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Anesthesia through ether vapor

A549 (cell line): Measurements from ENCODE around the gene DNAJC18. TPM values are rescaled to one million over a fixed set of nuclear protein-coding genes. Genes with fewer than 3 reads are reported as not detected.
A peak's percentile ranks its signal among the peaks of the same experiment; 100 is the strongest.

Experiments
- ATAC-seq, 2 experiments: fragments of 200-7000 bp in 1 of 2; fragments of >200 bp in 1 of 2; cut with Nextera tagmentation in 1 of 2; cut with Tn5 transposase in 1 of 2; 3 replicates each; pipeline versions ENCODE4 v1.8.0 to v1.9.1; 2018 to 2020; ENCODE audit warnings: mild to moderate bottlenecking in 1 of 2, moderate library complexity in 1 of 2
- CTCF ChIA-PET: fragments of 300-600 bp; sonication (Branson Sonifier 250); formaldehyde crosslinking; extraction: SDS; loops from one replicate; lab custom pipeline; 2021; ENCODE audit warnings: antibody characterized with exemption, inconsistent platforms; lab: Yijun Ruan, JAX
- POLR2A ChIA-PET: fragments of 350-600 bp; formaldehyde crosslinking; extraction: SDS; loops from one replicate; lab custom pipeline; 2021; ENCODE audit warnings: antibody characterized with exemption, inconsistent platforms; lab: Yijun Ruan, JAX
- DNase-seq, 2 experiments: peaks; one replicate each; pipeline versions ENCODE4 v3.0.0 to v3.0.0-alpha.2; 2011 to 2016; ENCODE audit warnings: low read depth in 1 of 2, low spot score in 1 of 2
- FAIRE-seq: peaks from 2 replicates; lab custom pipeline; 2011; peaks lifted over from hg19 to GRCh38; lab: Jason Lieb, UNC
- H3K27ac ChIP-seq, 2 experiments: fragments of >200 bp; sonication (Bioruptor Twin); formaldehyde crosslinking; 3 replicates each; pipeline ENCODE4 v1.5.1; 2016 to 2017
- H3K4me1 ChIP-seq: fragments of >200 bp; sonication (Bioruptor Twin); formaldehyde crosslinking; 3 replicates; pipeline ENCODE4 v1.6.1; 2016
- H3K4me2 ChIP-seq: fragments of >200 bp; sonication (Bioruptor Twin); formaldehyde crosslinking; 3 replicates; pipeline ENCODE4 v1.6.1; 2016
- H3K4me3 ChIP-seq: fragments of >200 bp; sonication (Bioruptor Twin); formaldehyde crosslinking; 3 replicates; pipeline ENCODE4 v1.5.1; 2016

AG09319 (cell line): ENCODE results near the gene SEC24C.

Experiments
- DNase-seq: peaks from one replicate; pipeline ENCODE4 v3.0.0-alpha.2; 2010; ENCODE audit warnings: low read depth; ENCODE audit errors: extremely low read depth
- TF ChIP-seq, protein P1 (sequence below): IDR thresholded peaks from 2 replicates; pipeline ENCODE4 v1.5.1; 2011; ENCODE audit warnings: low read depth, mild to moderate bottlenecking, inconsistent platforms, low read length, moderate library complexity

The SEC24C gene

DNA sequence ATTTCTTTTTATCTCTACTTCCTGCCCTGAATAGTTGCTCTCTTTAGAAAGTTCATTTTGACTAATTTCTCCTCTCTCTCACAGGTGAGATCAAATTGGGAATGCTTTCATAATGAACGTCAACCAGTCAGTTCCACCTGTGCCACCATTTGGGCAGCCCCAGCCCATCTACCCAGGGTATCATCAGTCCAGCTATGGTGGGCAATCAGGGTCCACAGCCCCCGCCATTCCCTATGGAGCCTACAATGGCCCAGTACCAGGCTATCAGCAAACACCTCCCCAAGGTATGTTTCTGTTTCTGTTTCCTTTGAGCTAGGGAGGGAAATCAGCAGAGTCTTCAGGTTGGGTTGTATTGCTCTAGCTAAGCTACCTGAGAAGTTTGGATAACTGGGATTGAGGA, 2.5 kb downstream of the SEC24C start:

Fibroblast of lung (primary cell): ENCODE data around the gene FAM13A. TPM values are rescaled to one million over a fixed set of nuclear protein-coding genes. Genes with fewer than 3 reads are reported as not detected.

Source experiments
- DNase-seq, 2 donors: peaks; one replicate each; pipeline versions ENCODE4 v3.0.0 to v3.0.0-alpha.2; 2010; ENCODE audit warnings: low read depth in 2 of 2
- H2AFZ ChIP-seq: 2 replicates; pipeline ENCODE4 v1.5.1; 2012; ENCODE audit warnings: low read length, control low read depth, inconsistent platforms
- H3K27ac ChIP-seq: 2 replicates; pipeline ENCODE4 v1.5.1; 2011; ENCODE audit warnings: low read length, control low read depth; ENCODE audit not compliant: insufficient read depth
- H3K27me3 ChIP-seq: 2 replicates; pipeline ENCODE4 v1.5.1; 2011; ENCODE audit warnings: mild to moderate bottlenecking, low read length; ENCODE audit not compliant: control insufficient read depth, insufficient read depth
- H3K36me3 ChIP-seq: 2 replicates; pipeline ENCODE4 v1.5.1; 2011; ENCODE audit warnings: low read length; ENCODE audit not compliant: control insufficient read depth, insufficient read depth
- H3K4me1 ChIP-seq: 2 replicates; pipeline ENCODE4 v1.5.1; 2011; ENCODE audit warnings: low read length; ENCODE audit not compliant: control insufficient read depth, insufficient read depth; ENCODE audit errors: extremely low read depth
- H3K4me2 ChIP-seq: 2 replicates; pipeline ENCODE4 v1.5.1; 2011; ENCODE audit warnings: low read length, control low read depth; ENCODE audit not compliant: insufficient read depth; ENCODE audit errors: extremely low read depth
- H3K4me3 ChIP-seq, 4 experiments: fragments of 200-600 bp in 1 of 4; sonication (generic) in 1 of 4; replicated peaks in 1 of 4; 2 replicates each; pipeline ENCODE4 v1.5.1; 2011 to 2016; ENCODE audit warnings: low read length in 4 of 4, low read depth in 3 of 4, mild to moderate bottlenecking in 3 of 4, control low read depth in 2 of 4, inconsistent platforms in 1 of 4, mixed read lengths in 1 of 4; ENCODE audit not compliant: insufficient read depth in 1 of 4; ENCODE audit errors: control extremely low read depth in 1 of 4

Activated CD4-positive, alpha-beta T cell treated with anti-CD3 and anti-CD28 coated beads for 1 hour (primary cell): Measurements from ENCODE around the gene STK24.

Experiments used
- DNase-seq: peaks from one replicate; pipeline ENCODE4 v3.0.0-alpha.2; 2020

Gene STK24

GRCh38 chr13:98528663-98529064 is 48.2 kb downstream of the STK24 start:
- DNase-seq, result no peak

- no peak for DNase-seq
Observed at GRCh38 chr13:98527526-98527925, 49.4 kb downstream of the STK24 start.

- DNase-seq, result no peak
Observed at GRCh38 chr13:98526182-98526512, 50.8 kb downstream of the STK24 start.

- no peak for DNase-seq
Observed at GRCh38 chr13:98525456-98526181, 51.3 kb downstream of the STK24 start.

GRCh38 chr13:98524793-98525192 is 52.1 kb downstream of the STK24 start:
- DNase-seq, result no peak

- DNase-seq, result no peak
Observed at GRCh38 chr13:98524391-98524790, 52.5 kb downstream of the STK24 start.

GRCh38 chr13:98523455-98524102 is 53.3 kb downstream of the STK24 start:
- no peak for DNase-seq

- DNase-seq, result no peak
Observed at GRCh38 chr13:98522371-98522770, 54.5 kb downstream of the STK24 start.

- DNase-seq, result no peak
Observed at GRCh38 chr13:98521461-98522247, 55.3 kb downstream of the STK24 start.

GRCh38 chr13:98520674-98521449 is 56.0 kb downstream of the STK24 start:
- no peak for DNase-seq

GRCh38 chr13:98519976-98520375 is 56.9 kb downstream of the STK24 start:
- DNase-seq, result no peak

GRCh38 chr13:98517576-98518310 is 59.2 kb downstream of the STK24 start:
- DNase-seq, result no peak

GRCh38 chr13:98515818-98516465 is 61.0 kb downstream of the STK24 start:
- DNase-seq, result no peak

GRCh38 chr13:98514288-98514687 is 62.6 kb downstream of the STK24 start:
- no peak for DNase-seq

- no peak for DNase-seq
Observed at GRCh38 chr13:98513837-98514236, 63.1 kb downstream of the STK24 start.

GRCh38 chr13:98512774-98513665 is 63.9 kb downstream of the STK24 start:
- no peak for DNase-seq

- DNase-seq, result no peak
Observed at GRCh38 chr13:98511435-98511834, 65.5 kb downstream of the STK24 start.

The ether vapor inhalation anesthesia device like that exhibited at the Hôtel-Dieu museum of the Hospices de Beaune was invented by the French anatomist and surgeon Louis Ombredanne (1871-1956) in 1907 and used for fifty years. His prototype had a pewter tank completed with a rubber bead, a needle pressure gauge graduated from 0 to 8, and a bladder bag. The two rings placed on the sides made it possible to apply the mask to the patient's face, while the spherical tank containing sponges or felts received the ether, whose propagation was increased by one degree every minute. Following the invention, the Parisian manufacturer of surgical instruments Anatole Collin (1831-1923) registered on March 3, 1908, a patent for a device intended for general anesthesia with ether which he adapted in three sizes to fit the patients' faces.
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